Turkish unions speak out ahead of May 1 protests

By Gozde Nur Donat & Fatma Bulbul, Wednesday, April 30, 2014

Amid ongoing rows over a labor rally in Istanbul more traditional concerns about unemployment, low wages and workplace safety are still on the agenda

Amid ongoing rows over a labor rally in Istanbul more traditional concerns about unemployment, low wages and workplace safety are still on the agenda

ANKARA – Unemployment reaching three million and a lack of job security are Turkey’s most serious labor problems, a leading trade unionist has said.

Speaking to Anadolu Agency (AA) ahead of May 1 demonstrations to mark International Workers’ Day the president of the Confederation of Turkish Trade Unions, Ergun Atalay, said that an increase in subcontracting and unemployment are top problems for the Turkish labor sector.

Atalay pointed to the case of long-term non-payrolled workers in Turkey: “There are 20-year-old laborers working non-payrolled in many state institutions. According to legislation, they are not able to work more than six months in a year. And that means a very late retirement for them, around the age of 80,” Atalay said.

Subcontracted workers in public institutions are being excluded from the right to join a union, something which is deepening an existing unionization problem, according to Mahmut Arslan, the president of the Confederation of Turkish Real Trade Unions.

“More than one million subcontracted workers cannot benefit from unionization and collective labor agreements. There is a continuing problem of unionization among workers, as the numbers suggest some 10 per cent of 12,000 Turkish laborers cannot join trade union due to legal difficulties,” Arslan said.

Subcontracted employment means less-secure working conditions said Confederation of Revolutionary Trade Unions of Turkey (DISK) president, Kani Beko.

“Due to a lack of job security and difficulties in unionization, work accidents in Turkey have almost turned into murder,” said Beko.

Turkey ranks first in Europe and third in the world for fatal work accidents, according to International Labor Organization (ILO) figures. The ILO says 18 insured laborers out of 100,000 die every year in work accidents, seven times greater than the EU average of 2.5.

Unemployment and a low minimum wage is another major problem cited by the trade unions. Unemployment was 10.1 percent in January this year, with 2.8 million people out of work, according to Turkey’s statistics agency, TurkStat.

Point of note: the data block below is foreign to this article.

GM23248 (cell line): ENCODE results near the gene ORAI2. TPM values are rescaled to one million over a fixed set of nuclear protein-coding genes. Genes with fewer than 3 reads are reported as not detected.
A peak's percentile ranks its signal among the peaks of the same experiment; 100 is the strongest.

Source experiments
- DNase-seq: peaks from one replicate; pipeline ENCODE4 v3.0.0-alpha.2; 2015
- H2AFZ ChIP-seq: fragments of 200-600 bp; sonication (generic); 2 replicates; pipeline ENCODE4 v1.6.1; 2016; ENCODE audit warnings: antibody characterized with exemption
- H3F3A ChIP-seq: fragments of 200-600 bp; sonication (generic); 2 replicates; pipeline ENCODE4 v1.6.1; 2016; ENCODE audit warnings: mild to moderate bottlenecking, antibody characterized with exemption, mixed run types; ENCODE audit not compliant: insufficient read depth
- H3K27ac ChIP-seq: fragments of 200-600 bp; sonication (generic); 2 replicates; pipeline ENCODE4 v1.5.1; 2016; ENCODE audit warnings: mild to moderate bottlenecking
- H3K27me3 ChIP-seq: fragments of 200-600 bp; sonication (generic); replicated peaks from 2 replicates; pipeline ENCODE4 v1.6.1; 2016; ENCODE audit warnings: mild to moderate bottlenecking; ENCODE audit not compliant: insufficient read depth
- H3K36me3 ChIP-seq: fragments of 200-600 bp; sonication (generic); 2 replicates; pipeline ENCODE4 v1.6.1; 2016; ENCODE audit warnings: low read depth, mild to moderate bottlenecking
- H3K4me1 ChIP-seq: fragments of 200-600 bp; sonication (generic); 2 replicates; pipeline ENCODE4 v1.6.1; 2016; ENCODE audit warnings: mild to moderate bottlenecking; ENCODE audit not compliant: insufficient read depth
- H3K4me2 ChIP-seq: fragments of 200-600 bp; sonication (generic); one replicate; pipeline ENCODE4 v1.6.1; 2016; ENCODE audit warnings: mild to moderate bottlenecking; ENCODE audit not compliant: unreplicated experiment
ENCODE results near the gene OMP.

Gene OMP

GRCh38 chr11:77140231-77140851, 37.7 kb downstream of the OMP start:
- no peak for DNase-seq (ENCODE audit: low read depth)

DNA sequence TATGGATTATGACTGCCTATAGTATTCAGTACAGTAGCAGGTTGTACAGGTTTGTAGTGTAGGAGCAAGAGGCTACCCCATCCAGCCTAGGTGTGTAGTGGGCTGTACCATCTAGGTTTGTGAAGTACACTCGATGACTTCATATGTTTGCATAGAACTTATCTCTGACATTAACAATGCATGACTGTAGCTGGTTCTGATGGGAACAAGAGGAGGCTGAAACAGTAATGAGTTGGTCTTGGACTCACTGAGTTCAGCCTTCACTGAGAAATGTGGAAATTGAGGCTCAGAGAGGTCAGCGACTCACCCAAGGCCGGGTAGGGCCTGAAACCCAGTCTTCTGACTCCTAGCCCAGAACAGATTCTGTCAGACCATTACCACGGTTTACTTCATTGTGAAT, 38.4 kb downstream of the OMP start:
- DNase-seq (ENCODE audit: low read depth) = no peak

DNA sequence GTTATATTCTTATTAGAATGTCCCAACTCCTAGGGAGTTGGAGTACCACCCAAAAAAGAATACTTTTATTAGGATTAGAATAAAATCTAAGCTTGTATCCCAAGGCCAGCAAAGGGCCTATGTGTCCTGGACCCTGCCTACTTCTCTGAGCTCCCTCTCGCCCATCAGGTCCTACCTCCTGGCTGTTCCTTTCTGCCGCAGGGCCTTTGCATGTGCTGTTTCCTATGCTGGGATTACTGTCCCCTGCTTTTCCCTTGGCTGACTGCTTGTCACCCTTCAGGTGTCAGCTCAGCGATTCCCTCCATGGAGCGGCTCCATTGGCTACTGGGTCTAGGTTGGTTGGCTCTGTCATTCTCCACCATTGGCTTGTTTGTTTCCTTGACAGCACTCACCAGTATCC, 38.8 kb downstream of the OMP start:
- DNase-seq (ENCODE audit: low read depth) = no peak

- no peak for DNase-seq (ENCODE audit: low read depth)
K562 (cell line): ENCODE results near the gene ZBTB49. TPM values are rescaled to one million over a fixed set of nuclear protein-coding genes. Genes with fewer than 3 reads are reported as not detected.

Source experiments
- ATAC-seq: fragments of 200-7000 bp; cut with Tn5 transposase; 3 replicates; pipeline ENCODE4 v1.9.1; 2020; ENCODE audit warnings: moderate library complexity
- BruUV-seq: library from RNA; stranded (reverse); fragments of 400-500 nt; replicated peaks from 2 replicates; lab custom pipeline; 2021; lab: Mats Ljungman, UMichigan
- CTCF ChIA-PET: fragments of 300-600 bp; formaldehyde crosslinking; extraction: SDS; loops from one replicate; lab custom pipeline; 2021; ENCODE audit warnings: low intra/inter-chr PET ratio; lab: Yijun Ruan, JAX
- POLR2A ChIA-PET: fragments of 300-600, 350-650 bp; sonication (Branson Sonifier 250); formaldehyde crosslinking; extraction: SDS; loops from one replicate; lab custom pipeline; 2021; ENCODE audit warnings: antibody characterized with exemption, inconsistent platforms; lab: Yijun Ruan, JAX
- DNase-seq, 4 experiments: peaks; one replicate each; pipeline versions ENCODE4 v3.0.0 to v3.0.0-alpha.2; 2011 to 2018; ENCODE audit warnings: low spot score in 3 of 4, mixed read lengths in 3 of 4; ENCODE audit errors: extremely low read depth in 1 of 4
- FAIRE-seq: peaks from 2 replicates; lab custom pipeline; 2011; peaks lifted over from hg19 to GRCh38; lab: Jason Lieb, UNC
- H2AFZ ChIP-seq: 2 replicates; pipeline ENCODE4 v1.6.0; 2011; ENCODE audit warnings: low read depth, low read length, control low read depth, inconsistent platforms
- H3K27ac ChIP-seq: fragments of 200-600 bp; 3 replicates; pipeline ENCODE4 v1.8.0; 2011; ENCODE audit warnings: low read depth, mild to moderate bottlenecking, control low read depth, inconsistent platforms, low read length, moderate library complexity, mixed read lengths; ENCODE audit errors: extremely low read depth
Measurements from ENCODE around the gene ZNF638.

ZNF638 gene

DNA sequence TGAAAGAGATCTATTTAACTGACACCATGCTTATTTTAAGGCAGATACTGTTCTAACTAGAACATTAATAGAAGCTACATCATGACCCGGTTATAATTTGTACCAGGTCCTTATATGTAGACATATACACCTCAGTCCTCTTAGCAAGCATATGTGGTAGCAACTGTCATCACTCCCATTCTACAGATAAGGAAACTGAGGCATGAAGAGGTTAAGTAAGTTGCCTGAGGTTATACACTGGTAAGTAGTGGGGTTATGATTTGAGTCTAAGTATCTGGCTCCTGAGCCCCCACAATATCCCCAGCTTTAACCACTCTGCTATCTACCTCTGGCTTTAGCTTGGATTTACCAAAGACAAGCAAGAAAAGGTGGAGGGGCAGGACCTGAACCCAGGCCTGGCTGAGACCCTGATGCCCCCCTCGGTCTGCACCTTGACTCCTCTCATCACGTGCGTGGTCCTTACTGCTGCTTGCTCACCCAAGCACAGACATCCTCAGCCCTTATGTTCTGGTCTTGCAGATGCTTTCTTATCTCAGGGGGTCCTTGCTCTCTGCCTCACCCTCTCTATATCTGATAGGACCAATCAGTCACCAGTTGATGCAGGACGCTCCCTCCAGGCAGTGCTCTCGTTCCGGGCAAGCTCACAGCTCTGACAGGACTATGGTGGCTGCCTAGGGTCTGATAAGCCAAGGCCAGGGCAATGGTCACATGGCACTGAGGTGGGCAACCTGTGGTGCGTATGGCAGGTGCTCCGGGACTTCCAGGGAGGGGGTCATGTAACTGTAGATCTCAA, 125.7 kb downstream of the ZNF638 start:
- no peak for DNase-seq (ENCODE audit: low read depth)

“Millions of workers work as minimum-waged laborers, making 846 TL [US$400] per month, despite the fact that the determined hunger limit is above 1,200 TL per month,” Beko said.

A recent study by the TURK-IS union claims that the hunger limit – an officially defined amount below which people cannot eat adequately – for a four-member family has risen to 1,167 TL compared to April 2013 figures. The defined poverty line also rose to 3,802 TL per month.

- ‘Demanding Taksim is right, not stubbornness’

Beko said that DISK’s insistence on demonstrating in Istanbul’s Taksim Square on May 1 was not stubbornness but an “acquired right”.

“Unidentified murderers killed workers during 1977 May 1 celebrations. Until the state brings these murderers to justice, it is our responsibility to celebrate May 1 in Taksim Square,” he said.

On May 1, 1977, as some 500,000 people gathered the square to celebrate Labor Day unidentified gunmen fired on the peaceful crowd. Thirty-six people died in the rioting and fighting which followed. Taksim Square remained closed to Labor Day demonstrations between 1977 and 2010.

The Istanbul governor's office said on Wednesday that the square would be closed to May Day demonstrations due to intelligence reports which claimed that “illegal terrorist organizations” would provoke violence against security forces. 

Beko said a 2008 verdict of European Court of Human Rights had reversed the ban on May Day celebrations in Taksim.

“As a member of ECHR, Turkey has to fulfill its responsibility to allow celebrations in Taksim,” Beko said adding that the ban also runs counter to Article 34 of the Turkish constitution, which says: ‘Everyone has the right to hold unarmed and peaceful meetings and demonstration marches without prior permission.’

Other union leaders are more reluctant to focus on the central Istanbul site: “Insisting on Taksim is to create an obstacle to labor celebrations. Let’s normalize Turkey and see all squares as Taksim Square,” the Confederation of Turkish Real Trade Unions leader Arslan said.

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